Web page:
Firstly, let us hear from Henri Poincare. A decade after Hilbert announced his program of axiomatization, Poincare, in an essay entitled The Future of Mathematics (1913), damned it with the following faint praise: 'It seemed at first that this domain would be very restricted and there would be nothing more to do when the inventory should be ended, which could not take long. But when we shall have enumerated all, there will be many ways of classifying all; a good librarian always finds something to do, and each new classification will be instructive for the philosopher.'
Twenty years later, Hermann Weyl (1931) felt impelled to remark: 'I should not pass over in silence the fact that today the feeling among mathematicians is beginning to spread that the fertility of [the axiomatic method] is approaching exhaustion. The case is this: that all these nice general notions do not fall into our laps by themselves. But definite concrete problems were conquered in their undivided complexity, single-handed by brute force, so to speak. Only afterwards the axiomaticians came along and stated: Instead of breaking in the door with all your might and bruising your hands, you should have constructed such and such a key of skill, and by it you would have been able to open the door quite smoothly. But they can construct the key only because they are able, after the breaking in was successful, to study the lock from within and without. Before you can generalize, formalize and axiomatize, there must be a mathematical substance. I think that the mathematical substance in the formalizing of which we have trained ourselves during the last decades, becomes gradually exhausted. And so I foresee that the generation now rising will have a hard time in mathematics.'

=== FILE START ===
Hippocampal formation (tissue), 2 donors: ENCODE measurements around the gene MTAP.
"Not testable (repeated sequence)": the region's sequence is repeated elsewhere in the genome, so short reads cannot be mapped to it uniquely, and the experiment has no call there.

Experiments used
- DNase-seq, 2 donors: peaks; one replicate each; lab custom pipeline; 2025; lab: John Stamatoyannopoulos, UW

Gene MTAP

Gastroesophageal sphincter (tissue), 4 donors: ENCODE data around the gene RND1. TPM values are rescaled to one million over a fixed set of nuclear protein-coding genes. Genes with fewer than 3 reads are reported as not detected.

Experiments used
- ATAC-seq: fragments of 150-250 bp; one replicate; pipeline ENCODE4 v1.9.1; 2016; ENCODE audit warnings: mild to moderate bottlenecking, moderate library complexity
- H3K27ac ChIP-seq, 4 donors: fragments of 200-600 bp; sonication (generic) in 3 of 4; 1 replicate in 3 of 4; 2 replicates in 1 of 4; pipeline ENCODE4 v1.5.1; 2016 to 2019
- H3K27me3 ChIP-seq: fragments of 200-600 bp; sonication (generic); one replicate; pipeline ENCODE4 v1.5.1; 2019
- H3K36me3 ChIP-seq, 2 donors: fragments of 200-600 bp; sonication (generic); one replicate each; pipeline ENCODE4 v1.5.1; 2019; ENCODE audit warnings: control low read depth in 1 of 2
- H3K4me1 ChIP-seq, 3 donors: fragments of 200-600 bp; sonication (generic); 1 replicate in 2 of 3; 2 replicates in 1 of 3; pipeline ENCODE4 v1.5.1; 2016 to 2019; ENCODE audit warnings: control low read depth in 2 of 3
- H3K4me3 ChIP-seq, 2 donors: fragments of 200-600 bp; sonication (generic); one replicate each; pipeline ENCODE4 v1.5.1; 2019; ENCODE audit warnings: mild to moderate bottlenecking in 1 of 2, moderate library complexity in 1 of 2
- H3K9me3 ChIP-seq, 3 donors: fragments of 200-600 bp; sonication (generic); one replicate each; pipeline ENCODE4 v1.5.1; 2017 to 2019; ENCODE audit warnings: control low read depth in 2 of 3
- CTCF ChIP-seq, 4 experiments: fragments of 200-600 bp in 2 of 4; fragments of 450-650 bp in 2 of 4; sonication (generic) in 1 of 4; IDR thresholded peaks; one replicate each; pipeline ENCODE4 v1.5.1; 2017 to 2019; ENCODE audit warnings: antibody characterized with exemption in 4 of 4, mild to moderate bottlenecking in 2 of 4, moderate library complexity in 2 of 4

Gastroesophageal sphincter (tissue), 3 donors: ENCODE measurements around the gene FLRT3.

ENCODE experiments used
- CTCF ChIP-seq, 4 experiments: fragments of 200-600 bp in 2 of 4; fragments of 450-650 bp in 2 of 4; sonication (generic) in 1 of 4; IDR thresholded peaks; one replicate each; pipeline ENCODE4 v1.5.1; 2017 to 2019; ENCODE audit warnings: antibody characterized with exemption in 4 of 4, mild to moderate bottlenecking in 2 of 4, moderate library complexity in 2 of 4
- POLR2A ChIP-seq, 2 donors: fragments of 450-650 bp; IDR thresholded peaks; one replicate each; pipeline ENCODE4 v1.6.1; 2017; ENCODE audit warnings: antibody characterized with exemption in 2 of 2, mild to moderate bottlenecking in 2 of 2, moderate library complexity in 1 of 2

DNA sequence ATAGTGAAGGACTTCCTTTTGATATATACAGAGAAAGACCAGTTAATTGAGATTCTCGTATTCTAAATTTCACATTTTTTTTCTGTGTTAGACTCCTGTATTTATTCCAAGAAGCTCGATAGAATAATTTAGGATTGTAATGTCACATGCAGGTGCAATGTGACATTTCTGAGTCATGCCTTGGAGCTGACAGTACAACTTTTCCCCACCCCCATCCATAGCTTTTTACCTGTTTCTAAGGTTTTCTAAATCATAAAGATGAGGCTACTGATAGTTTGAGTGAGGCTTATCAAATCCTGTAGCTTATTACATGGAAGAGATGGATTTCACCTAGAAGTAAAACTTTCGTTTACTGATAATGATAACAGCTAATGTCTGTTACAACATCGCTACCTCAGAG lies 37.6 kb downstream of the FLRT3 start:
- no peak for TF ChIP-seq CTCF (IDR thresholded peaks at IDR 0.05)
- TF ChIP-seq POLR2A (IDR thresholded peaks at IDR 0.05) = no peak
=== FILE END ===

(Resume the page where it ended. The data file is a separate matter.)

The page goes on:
And a decade after that Richard Courant (Courant and Robbins, 1941) wrote: 'There seems to be a great danger in the prevailing overemphasis on the deductive-postulational character of mathematics...A serious threat to the very life of science is implied in the assertion that mathematics is nothing but a system of conclusions drawn from definitions and postulates that must be consistent but otherwise may be created by the free will of the mathematician. If this description were accurate, mathematics could not attract any intelligent person. It would be a game with definitions, rules, and syllogisms, without motive or goal. The notion that the intellect can create meaningful postulational systems at its whim is a deceptive half-truth. Only under the discipline of responsibility to the organic whole, only guided by intrinsic necessity, can the free mind achieve results of scientific value…To establish once again an organic union between pure and applied science and a sound balance between abstract generality and colourful individuality may well be the paramount task of mathematics in the immediate future.'
It is unnecessary to labour the common point of these quotations. Courant's 'paramount task' remains to be attempted. One has the uncomfortable feeling that, all too often, pure mathematics reduces to the art of inventing games which mathematicians can win. The scientist, on the other hand, must struggle to win the games which nature thrusts upon him. I hardly need remark that it is the (largely twentieth-century) schism between physics and mathematics which lies behind my conflicting pleas. Last year I urged the physicists to use insights they may glean from mathematics; this year I urge the mathematicians to remember the challenges of the physical world.
Science and society